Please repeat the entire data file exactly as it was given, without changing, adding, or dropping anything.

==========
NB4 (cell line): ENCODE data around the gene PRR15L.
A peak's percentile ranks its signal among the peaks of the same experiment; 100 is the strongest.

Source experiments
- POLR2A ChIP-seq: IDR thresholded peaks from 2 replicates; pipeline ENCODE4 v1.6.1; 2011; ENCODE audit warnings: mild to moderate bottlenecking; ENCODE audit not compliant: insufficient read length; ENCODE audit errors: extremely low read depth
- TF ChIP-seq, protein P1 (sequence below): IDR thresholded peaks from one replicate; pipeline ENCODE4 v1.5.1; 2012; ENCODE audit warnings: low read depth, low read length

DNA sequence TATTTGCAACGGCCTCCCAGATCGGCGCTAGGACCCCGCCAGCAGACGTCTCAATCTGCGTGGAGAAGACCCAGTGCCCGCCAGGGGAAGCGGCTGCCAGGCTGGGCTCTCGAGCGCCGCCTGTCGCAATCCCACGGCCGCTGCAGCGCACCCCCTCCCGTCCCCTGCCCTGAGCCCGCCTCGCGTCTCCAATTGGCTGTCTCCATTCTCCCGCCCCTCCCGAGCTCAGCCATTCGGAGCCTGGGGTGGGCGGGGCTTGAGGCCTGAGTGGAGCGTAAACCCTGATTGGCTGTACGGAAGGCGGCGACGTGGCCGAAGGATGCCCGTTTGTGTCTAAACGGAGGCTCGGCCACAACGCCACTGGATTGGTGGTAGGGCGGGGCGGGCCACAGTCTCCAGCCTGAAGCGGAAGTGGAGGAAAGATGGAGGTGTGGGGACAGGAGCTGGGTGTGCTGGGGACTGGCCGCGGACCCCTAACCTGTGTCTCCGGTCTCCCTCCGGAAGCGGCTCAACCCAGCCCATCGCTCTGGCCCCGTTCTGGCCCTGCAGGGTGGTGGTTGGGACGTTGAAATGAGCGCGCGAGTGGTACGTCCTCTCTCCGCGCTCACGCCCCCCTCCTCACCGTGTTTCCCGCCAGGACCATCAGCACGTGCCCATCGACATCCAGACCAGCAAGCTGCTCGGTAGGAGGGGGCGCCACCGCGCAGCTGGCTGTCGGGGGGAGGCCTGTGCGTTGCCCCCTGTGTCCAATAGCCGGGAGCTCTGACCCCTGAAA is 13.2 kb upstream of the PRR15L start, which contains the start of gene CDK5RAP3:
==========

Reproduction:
NB4 (cell line): ENCODE data around the gene PRR15L.
A peak's percentile ranks its signal among the peaks of the same experiment; 100 is the strongest.

Source experiments
- POLR2A ChIP-seq: IDR thresholded peaks from 2 replicates; pipeline ENCODE4 v1.6.1; 2011; ENCODE audit warnings: mild to moderate bottlenecking; ENCODE audit not compliant: insufficient read length; ENCODE audit errors: extremely low read depth
- TF ChIP-seq, protein P1 (sequence below): IDR thresholded peaks from one replicate; pipeline ENCODE4 v1.5.1; 2012; ENCODE audit warnings: low read depth, low read length

DNA sequence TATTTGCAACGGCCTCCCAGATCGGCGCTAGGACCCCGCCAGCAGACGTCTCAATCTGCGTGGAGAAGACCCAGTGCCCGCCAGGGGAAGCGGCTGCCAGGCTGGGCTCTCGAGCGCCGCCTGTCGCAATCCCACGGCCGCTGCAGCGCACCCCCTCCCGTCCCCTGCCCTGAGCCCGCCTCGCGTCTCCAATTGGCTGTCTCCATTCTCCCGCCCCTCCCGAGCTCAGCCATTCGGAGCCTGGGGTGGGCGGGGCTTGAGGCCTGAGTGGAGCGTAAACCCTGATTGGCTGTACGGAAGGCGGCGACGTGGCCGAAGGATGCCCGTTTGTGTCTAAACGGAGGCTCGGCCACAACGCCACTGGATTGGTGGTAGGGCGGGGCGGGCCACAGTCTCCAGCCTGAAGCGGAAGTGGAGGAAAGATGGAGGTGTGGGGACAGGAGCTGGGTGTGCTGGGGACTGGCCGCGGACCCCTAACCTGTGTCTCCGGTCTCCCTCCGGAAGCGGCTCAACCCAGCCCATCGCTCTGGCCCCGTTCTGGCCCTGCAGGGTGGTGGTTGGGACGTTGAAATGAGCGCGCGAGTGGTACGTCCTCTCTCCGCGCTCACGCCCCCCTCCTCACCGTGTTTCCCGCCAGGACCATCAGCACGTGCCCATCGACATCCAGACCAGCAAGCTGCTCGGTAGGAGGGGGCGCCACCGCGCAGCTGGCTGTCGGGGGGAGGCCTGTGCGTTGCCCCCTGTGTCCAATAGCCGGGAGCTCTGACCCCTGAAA is 13.2 kb upstream of the PRR15L start, which contains the start of gene CDK5RAP3: